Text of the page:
I would have thought that, considering the seriousness of this programme, it could have been summed up in better words than 'Excellent stuff'. Well I'm glad you found it entertaining Chris Waywell. Perhaps this programme will hit home more significantly for people suffering one of the more prominently featured disorders, however, it was a sensitive, informative and also extremely upsetting look at mental health issues. Although the style of wobbly camera work took a moment to adjust to it was nice to hear about the illnesses for the teenagers themselves and not have the traditional documentary style of voice-overs and doctors discussing the science and history of mental heath. The increased coverage of mental health disorders in the media is showing a promising start...
Diaries of a Broken Mind
Wed Jul 17, 9-10pm, BBC3
Wed Jul 10 2013
Time Out Ratings<strong>Rating: </strong>4/5
Abby is bipolar, though her mum doesn’t seem very sure what that is. Tilly is anorexic, and is ‘managing’ her own eating programme; she’s not really managing. Bex is agoraphobic and hasn’t been further than the pub over the road in months, and Jess had dissociative identity disorder, which means she has five distinct personalities, one of them a short male American movie actor.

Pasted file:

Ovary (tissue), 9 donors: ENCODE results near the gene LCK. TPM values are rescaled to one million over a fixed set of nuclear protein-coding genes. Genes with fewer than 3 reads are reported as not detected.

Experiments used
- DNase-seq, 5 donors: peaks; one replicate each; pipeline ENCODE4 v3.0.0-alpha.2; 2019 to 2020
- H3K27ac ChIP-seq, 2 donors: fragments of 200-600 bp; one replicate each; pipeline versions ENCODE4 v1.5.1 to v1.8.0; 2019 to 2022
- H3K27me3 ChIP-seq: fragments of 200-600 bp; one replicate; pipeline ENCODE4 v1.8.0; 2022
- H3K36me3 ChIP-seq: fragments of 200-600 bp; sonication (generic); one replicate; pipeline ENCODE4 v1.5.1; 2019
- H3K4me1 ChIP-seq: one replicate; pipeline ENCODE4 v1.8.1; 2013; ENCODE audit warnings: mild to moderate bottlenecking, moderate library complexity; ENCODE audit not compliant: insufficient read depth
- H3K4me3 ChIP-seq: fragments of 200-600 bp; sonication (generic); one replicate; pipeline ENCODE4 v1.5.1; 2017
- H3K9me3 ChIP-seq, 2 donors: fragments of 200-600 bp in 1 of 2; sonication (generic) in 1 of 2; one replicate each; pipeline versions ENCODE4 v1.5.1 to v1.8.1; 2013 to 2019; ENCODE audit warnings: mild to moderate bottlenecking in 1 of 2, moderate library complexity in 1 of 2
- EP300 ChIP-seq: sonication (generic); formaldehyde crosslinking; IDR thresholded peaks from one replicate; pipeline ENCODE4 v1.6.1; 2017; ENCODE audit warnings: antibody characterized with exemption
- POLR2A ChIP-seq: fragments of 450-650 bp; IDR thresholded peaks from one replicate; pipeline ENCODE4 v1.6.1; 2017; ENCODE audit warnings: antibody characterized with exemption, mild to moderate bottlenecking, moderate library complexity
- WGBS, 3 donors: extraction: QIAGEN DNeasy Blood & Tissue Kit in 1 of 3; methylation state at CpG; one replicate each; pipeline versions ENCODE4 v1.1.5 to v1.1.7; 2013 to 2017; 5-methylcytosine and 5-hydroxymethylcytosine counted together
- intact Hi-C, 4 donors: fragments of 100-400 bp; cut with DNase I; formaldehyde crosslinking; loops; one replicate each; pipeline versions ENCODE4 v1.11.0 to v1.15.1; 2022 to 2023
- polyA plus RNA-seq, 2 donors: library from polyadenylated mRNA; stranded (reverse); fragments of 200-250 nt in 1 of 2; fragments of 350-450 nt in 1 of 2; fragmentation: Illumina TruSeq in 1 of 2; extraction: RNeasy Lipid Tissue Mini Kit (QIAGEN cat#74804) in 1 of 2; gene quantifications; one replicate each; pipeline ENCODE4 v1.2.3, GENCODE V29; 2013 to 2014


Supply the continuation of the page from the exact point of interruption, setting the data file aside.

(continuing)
Nothing in this doc is predictable, except the scratchy 8-bit captions and an invasive and over-literal soundtrack of chart R&B. Its coup is allowing young people with mental health conditions to document the reality of their lives themselves: they come across as depressing, heartwarming, annoying and hilarious. Exactly like any 18-year-old. Most illuminating is their answer to the question ‘Would you not have your condition if you could?’ Excellent stuff – but ditch Kanye.
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